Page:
What should I do with the cork when it is presented to me at the table?

Third simple answer in a row- you don’t have to do anything with it (these days).  People squeeze, smell, flip, and read the cork.  Squeezing the wet end of the cork should give you an indication if the wine was stored on its side- if it gets wetter than when presented to you, that is an indication that it was stored properly- cork is porous and will have absorbed a bit of wine during storage. Smelling the cork will tell you nothing about the wine in the bottle.  Many people are smelling the cork to see if they smell a “moldy” smell.  While it is true that there is a chemical compound (2,4,6-Trichloroanisole, if you must know) that can exist in corks that will lead to a musty smell, this compound is not always transferred to the wine.  The cork may smell musty, and the wine can be just delightful.  If the wine does smell like mildew (or a wet dog, as others describe), the wine was tainted by the cork and should be refused.  Reading the cork used to be very important, as counterfeit wines were more prevalent in the past.  The label may have said 1961 Château Mouton Rothschild and the cork might have 1962 on it- in this case, a bottle of 1962 (a relatively boring vintage) was relabeled with the label from 1961 (a stunning vintage). 

With newer technology in cork production and testing- cork taint, fraud, and storage issues are relatively rare- so play with the cork all you want, but make sure you taste the wine first before deciding if it is flawed.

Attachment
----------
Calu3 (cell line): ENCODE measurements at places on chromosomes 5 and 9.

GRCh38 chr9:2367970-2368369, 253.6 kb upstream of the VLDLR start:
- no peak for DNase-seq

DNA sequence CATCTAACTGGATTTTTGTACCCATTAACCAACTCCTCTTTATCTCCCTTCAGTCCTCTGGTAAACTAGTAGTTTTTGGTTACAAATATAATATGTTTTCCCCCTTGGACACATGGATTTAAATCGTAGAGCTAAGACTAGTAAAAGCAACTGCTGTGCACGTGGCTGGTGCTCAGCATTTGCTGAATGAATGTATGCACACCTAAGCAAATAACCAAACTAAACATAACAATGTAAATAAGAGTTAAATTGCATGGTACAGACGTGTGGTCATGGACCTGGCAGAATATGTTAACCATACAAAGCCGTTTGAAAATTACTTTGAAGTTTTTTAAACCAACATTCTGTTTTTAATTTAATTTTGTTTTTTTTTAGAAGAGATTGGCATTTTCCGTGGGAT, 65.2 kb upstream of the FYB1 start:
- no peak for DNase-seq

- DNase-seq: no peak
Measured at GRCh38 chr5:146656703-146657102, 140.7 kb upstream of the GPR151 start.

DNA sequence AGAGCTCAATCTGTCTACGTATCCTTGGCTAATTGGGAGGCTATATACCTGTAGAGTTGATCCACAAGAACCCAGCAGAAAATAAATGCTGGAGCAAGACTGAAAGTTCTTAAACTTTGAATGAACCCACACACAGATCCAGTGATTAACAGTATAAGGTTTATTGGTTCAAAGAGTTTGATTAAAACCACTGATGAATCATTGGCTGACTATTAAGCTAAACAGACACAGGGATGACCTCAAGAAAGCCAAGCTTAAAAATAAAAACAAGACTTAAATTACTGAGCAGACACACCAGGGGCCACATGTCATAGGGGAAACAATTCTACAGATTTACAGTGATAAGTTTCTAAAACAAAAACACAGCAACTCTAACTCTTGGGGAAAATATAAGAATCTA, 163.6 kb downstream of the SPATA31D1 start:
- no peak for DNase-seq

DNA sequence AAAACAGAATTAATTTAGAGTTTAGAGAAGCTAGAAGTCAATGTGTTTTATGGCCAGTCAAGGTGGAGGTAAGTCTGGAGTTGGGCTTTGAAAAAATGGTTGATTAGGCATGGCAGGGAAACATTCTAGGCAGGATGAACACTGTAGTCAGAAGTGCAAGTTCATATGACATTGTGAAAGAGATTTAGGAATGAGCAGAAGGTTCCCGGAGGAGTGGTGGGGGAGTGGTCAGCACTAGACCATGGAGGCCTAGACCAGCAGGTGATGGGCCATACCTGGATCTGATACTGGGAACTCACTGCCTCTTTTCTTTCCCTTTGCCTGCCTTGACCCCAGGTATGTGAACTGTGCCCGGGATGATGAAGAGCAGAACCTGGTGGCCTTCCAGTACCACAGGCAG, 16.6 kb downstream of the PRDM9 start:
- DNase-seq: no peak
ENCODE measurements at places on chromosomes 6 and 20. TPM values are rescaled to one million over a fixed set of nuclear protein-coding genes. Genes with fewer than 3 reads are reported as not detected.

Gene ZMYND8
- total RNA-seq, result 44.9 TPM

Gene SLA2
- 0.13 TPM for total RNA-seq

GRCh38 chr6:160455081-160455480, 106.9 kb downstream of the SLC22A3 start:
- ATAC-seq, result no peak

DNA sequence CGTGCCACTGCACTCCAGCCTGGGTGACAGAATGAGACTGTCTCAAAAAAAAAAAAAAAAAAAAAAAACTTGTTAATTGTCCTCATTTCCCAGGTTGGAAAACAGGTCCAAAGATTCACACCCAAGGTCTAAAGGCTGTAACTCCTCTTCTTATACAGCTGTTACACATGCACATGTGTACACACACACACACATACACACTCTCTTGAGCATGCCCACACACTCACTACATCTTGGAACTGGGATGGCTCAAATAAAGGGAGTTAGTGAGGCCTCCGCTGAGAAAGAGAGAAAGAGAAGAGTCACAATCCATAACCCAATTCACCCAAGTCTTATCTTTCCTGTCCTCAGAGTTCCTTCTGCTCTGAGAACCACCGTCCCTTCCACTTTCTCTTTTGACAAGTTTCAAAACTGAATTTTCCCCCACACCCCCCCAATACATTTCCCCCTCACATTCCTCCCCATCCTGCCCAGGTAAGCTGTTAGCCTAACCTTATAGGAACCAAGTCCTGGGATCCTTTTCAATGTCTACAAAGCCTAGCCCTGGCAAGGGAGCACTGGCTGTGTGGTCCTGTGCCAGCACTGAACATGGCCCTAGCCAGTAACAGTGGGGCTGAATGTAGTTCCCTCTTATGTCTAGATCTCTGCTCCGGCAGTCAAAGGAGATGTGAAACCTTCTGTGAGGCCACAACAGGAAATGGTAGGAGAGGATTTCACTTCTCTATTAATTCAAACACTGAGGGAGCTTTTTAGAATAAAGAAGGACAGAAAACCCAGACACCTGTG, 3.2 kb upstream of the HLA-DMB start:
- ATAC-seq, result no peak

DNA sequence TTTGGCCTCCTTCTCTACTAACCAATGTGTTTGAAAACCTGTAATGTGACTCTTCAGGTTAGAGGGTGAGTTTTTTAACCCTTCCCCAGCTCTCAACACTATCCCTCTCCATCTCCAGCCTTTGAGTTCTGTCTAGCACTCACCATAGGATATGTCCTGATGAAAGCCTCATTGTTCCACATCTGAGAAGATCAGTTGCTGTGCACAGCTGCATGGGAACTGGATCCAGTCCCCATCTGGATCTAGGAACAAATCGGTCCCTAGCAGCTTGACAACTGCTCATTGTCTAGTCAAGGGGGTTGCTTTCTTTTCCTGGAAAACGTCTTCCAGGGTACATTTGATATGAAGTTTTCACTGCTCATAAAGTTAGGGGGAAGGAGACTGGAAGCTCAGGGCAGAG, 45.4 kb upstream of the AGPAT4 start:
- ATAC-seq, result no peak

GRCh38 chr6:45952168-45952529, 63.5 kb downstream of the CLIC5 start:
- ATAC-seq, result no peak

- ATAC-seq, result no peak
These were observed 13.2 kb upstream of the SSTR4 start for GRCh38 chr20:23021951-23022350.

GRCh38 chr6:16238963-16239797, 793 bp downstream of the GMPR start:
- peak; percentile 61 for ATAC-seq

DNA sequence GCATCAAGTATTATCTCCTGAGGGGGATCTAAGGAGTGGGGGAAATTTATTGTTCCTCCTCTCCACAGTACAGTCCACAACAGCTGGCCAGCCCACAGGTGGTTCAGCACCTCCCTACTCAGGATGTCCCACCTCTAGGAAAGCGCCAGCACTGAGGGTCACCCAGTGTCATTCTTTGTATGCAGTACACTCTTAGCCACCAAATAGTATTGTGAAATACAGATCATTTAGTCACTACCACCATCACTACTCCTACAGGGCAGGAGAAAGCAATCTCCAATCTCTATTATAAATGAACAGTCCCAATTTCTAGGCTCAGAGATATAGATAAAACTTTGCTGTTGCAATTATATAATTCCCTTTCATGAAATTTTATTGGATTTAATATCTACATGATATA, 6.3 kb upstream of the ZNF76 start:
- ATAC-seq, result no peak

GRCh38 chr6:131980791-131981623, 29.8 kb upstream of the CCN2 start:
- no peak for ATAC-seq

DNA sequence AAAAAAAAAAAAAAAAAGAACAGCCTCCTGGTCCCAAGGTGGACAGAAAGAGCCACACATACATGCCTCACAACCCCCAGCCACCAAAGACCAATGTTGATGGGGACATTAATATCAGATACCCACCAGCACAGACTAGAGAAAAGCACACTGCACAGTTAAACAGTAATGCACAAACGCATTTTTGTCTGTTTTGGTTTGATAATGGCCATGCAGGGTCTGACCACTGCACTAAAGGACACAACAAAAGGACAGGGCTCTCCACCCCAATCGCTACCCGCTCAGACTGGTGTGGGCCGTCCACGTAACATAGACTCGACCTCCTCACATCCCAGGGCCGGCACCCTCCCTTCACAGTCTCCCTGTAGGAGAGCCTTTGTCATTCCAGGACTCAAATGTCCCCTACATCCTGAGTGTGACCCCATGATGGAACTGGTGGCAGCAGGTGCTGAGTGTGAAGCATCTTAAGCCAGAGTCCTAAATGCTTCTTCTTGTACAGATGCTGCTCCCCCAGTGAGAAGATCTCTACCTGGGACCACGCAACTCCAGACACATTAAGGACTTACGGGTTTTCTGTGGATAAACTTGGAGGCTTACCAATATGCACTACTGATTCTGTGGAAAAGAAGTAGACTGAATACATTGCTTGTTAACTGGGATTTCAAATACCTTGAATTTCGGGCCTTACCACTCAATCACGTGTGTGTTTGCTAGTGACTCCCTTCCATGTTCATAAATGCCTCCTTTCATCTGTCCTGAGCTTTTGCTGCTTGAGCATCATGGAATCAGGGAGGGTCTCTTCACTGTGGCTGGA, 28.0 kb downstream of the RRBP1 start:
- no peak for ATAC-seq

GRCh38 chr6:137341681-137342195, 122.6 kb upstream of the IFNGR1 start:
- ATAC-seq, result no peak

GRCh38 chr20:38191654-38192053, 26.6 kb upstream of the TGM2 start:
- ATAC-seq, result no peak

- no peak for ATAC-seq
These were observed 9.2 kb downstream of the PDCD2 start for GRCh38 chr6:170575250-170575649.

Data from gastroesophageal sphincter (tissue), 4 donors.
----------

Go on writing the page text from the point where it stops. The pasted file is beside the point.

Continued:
How do I order a wine in a restaurant if I don’t know anything about wine or feel overwhelmed?

If you are nervous about ordering wine in a restaurant, simply ask for a recommendation from the restaurant team.  Eddie Merlot’s servers and managers have undergone extensive training to help guide you along your dining experience.  Many have completed sommelier training to specifically help you choose a wine to complement your meal.  Simply tell them what you normally enjoy (a brand you are familiar with or a style that you have had in the past).  It is perfectly ok to state a price range that you are comfortable with while asking for a recommendation.  If you are uncomfortable discussing the price range with your server, I have a little trick for you-  ask for the recommendation with the wine list open, point to a price on the wine list that is in your range and simply say “I am looking for a recommendation similar to this” (while pointing at a dollar amount and showing the server).  They should understand and help select a wine in your budget.

If you have questions the FAQ didn't answer, please email sommelier@eddiemerlots.com with your question and Bretton Lammi our Sommelier will respond to you directly. 

The above email address is for Platinum Club Members Only and any soliciting emails will not be responded to.